Remember when you were a kid and traded a bag of potato chips for a peanut butter and jelly sandwich at lunchtime?  The concept was simple and two people received something they really wanted without any exchange of money.  Today’s professional service providers can enjoy that same win-win experience by bartering their talents with other businesses and service providers.

When you are starting or growing a small business, bartering can aid in preserving cash to help get your venture launched or expanded.  As everyone knows, it takes a bit of capital to get your business off the ground.  But what if you’ve got no capital and you’re having trouble getting a loan or line of credit at the bank?  Bartering can help you move excess inventory, get you through a slow business period and help you save your limited capital.  Bartering is a must have success tactic for operating your small business.

Bartering can be defined as the exchange of goods or services for other goods or services.  It is a transaction where no money changes hands.

Barter transactions can be done privately and informally where two companies exchange evenly valued goods or services.  It can also be done in a more formal exchange or site where companies earn business barter credit that can be traded for with other small businesses and vendor participating in the network.

Examples of how bartering services can work:

*  A construction worker’s business has slowed down but his truck needs major repairs that he can’t afford at this time.  He connects with an auto repair shop to trade some construction work for the repairs.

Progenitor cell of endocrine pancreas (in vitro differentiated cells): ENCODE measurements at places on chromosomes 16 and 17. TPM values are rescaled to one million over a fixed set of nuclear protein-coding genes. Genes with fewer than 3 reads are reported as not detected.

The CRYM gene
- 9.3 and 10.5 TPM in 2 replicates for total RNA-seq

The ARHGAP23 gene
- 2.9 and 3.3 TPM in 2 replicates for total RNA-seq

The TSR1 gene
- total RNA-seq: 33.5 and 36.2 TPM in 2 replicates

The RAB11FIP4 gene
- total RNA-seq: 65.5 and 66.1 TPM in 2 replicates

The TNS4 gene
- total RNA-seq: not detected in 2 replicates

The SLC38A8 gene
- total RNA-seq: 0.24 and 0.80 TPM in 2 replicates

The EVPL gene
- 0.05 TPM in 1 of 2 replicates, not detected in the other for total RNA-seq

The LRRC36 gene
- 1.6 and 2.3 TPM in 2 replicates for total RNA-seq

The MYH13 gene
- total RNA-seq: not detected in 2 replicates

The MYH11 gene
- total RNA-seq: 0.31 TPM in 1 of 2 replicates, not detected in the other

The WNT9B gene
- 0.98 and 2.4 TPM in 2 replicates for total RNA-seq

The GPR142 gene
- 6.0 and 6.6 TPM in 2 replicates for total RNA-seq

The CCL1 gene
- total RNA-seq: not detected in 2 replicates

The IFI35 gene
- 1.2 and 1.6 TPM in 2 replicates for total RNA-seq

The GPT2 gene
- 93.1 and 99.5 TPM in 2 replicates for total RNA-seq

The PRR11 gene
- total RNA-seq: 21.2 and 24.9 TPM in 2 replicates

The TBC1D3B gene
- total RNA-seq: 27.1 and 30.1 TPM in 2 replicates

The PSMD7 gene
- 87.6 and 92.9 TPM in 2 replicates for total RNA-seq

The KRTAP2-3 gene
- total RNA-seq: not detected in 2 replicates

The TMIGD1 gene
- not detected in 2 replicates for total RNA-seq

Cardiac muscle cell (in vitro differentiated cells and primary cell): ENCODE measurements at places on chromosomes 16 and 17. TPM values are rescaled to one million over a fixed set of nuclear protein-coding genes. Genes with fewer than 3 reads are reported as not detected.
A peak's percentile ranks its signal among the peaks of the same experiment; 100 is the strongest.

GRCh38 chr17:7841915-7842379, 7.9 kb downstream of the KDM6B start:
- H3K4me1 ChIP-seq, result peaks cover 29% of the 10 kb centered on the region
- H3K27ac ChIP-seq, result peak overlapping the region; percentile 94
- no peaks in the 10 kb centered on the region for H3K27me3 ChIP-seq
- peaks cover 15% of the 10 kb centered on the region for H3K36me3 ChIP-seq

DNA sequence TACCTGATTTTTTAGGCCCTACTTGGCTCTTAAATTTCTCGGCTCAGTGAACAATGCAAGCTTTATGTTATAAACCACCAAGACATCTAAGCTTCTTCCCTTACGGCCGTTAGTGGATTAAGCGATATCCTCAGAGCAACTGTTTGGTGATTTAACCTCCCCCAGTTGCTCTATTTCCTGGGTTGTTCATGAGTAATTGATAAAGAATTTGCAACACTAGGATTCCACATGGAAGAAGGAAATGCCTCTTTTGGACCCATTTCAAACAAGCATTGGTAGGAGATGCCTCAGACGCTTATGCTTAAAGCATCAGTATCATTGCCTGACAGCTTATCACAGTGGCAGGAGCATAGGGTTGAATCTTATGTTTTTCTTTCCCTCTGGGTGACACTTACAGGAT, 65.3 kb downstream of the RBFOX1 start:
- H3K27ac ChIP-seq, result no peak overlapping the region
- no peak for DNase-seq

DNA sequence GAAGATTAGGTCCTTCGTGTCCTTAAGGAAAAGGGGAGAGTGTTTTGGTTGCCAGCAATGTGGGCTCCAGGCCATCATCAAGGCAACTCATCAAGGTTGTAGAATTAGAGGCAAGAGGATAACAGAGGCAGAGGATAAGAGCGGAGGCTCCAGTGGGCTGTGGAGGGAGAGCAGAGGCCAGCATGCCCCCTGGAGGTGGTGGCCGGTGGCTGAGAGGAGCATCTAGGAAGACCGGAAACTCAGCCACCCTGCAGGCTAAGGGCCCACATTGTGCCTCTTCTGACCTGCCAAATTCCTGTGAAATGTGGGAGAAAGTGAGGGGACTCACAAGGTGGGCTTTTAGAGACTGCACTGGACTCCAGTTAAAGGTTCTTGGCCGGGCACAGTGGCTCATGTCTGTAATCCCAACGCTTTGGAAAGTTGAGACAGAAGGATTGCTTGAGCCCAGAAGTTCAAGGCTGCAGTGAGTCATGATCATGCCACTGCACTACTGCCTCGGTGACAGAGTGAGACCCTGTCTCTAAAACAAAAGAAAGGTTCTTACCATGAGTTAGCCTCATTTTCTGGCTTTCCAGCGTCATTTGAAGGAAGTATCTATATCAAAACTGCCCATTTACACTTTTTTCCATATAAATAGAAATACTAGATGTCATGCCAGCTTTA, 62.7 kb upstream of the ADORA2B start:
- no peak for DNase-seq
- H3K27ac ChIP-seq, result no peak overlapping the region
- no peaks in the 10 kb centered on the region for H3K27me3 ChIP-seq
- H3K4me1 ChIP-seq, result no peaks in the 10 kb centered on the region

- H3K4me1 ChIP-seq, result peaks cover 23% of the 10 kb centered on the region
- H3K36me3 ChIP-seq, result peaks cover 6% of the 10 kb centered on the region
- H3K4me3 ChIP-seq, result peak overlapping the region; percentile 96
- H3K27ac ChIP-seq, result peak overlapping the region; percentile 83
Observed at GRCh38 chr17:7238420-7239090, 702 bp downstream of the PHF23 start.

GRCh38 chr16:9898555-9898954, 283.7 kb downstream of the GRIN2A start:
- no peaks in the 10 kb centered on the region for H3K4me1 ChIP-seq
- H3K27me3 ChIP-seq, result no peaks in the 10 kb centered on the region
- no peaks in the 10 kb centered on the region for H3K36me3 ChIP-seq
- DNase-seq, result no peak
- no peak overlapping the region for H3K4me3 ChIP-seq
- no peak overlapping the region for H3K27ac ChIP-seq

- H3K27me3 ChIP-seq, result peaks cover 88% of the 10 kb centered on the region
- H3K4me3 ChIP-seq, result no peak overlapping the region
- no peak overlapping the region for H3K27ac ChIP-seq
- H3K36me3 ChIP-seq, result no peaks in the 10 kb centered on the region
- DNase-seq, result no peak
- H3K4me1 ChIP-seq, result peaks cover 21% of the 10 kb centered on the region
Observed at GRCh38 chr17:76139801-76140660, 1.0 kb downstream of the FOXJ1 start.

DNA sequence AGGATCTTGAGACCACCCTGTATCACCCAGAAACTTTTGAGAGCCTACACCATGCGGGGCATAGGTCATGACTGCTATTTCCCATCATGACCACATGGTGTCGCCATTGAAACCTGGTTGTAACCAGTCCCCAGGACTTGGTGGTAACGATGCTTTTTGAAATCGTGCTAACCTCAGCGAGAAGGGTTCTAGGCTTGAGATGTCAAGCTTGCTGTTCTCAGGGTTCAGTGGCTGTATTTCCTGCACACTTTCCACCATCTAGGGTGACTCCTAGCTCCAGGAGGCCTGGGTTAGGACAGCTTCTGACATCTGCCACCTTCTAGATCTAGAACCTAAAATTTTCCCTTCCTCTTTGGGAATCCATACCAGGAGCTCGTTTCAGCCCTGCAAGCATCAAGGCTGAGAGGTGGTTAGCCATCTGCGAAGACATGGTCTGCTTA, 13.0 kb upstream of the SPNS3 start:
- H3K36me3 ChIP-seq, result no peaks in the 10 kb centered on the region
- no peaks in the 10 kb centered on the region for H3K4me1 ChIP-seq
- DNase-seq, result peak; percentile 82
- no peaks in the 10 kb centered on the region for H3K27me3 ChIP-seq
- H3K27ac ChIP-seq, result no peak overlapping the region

*  An Internet marketing professional needs some accounting work.  She agrees to a barter transaction with an accountant.  In exchange for accounting services, she will create an SEO-friendly website for the accountant and promote the accountant’s business in local listings.

With a bit of resourcefulness, you could potentially go from surviving to thriving without blowing your entire budget.

Ready to give bartering a try?  Keep the following things in mind:

No matter whether you’re bartering through an organization or on a case-by-case basis, you’ll still have to do a bit of research on potential barter partners before you select one (or more).  Make sure whoever you’re doing business with is reputable and not in financial trouble.  You want to make sure that they have the capacity to make good on any trades that you agree to.

*  In order for a barter to be fair, both parties have to agree with the value of what’s being bartered.  Spend some time attaching time or money values to the product or service you are offering before you sit down with your barter partner to discuss it.  Try to come as close to an equal exchange as possible.  And even if it isn’t exactly equal, try to think long-term benefits.

* Bartering does not offer a tax loophole to avoid taxation.  According to the IRS tax website, ” Income from bartering is taxable in the year in which you receive the goods or services.”  Generally, you report this income on Schedule C, Profit or Loss from Business.

Bartering has been around since the early days of civilization and the idea still works today – and thanks to barter websites and other online resources, it is increasing in popularity.  By bartering services and goods for your business or personal use, you can obtain what you need without using up your cash reserves.

Being a small business owner myself, I have used bartering on a case-by-case basis for accounting services, printing, website design, computer repairs and for some legal advice.